“The state argued successfully that Ms. Berry intentionally inflicted physical and emotional pain on this child … which caused her death because she didn’t want to be subject to being ridiculed by medical professionals and selfishly she didn’t want to be punished with the crime herself so she let her daughter waste away and starve to death,” Judge Joan Bloom said at Berry’s hearing.
Berry, 35, was arrested June 15 at her home off Concord Road in Smyrna on felony charges of first-degree cruelty to children and murder. She remains in the Cobb County Jail without bond. According to the arrest warrant, Berry is accused of cruelty to children in the first degree for “willfully” depriving her teenager of “sustenance” and murder because malnourishment caused the teen’s death.
She appeared before Bloom on Thursday for a probable cause hearing to determine if she could have possibly committed the crime that led to her arrest.
Bloom said Assistant District Attorney Eleanor Odom argued that perhaps the 16-year-old was the “target child.”
“Sometimes in a family there is a target child that you don’t take care of, that you pick on, or neglect,” Bloom said.
Berry’s appointed attorney, Rick Kimberly, did not seek bond for his client but did try — unsuccessfully — to get Berry’s charges reduced to second-degree cruelty to children, or felony neglect.
“In order to support a cruelty first charge, you have to intentionally inflict harm,” Kimberly said Friday. “My argument was that there wasn’t sufficient evidence of probable cause to inflict pain upon this child.”
He argued that because there was food in the home and that the other three children who also lived there were healthy, Berry was not intentionally starving the 16-year-old.
“(Thursday), the state appeared to back off on the intentional starvation of the child. My client maintained that she was not deliberately not feeding the child,” he said.
Kimberly also said that his client is “distraught” because her daughter died and that he didn’t want the public to jump to conclusions about the case.
“There is a lot of information that we do not have. We all believe that there were mental and/or physical disabilities and the (Cobb Medical Examiner’s Office) is looking into that,” he said. “My understanding is that (the dead teenager) was diagnosed from birth, but I can’t substantially confirm that. I have been told that from family and others.”
Kimberly said the child’s medical records have been requested from the state of Michigan. He said she was born there and that Berry moved to the Smyrna area from Grand Rapids, Mich., in 2003.
Detective Chris Twiggs with Cobb Police has been assigned to the case. His report included the mother telling police that her daughter was anorexic and bulimic, that she hadn’t taken the teenager to the doctor in two years, what the child looked like when police responded to the scene and that there was some delay from the time that Berry discovered her daughter dead and when she called police.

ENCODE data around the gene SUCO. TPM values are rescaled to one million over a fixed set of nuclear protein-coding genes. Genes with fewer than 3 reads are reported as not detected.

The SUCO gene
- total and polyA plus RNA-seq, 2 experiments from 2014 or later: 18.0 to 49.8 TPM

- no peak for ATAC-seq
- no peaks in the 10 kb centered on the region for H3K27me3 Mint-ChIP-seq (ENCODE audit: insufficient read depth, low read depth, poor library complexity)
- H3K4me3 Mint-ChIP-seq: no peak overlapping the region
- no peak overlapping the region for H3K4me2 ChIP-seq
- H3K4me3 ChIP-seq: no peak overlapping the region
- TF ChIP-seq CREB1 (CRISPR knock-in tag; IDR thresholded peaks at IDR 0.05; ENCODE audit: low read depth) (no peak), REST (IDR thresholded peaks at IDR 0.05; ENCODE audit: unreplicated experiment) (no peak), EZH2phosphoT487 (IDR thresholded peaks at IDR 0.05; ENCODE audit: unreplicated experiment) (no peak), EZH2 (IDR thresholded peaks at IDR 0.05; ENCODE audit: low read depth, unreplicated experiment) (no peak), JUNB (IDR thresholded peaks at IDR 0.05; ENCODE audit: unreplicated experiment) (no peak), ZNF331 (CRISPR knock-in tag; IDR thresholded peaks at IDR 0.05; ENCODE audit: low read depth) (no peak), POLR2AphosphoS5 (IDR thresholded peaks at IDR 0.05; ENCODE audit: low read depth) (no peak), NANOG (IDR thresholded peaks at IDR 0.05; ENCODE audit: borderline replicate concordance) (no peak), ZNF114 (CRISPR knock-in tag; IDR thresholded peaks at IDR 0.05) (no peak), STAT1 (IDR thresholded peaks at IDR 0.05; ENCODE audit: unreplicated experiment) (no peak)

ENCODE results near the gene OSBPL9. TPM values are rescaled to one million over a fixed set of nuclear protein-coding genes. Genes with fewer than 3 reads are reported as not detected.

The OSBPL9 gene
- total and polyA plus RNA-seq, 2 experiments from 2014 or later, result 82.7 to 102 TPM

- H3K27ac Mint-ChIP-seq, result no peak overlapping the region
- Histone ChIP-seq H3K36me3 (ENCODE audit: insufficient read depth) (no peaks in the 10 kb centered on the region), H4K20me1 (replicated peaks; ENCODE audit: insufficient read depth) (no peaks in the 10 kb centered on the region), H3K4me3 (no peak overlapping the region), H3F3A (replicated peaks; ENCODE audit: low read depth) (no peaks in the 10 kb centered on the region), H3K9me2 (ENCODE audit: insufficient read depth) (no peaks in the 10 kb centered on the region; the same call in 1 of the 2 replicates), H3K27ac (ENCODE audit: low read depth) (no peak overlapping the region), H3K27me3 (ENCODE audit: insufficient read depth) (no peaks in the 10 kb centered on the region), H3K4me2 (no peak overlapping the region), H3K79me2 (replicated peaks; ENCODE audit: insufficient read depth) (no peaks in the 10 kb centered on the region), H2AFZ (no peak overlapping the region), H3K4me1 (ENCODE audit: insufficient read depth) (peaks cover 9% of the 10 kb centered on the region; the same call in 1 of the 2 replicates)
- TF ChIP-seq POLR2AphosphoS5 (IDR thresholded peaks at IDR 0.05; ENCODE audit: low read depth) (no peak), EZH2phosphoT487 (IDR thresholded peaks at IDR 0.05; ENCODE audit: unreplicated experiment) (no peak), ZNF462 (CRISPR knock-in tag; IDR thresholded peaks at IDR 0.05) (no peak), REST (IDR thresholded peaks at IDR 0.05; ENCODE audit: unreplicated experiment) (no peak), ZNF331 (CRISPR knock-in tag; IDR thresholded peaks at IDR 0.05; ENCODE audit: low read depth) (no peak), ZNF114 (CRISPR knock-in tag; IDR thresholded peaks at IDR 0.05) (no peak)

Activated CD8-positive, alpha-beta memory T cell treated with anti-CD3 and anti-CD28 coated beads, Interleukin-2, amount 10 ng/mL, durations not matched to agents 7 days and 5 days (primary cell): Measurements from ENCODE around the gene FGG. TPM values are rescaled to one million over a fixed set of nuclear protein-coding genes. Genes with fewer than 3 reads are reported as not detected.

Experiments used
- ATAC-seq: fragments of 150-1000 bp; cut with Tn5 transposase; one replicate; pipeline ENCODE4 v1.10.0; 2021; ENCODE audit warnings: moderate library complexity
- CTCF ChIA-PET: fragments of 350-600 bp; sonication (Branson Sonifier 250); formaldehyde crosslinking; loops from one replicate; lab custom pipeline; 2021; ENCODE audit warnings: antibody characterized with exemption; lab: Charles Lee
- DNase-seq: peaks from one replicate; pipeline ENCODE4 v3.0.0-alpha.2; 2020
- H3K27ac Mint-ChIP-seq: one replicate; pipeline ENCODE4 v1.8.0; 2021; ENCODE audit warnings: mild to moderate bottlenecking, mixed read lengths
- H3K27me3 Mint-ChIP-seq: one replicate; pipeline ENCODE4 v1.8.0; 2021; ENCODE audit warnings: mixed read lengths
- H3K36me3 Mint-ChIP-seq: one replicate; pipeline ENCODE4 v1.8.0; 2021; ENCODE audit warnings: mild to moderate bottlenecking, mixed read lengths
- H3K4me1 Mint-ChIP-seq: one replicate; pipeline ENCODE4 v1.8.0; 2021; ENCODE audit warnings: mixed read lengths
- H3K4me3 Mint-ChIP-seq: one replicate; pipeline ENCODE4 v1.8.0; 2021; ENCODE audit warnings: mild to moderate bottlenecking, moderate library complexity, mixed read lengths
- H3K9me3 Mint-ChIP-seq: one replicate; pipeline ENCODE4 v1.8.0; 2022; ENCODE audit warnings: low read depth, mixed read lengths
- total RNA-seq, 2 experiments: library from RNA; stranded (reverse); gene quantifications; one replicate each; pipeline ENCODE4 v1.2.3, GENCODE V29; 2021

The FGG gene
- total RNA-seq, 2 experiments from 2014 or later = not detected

“(He) described the child as being so emaciated that she looked like a skeleton with skin on top,” Bloom said.
The evidence Twiggs presented also indicated that the mother found the child dead around 11:30 a.m. but that phone records show she did not call 911 until around 1:30 p.m. that day.
However, Kimberly said the first he had heard of any delays in regards to Berry calling police was on Thursday
“I’m not sure how accurate that is. I do believe she may have called her father first in Michigan though,” he said.
If the case is not indicted within 90 days, Bloom will be responsible for setting Berry’s bond. She said an indictment could take longer than that though because the medical examiner has not completed the autopsy and a definitive cause of death has not been determined.
Another topic involving Berry, which was not discussed during the hearing, was the role of Department of Family and Children Services in this case.
“She’s never been visited by DFCS in Georgia, just to be clear,” Kimberly said in response to recent reports that have come out stating his client was under investigation by the department.
“There may have been some sort of involvement two years ago when the child ran away … (but) the child was found and was OK at that point,” he said.
“Obviously, my client maintained custody of her children,” he said. “I’m not aware of any point when they took children from her custody.”
A spokesperson from DFCS was contacted by phone and email to confirm Kimberly’s statement but they were unable to confirm any information regarding Berry by press time on Friday.
According to the police report, police were called to Berry’s home in reference to an “unresponsive female” around 1:30 p.m. on June 15.
When police arrived on the scene, they found the dead body of Berry’s 16-year-old daughter and the investigation revealed that she was “severely malnourished and neglected.”
Mike Bowman with Cobb Police couldn’t say much else in regards to the death because it is still under investigation, however, the police report states that Berry’s three younger children, who were at the home at the time of the incident, are in “good condition” and were taken into custody by the DFCS, where they remain.
Kimberly wouldn’t give the children’s names but he said that a 15-year-old boy, 8-year-old daughter and 3-month-old son were all “perfectly fine.”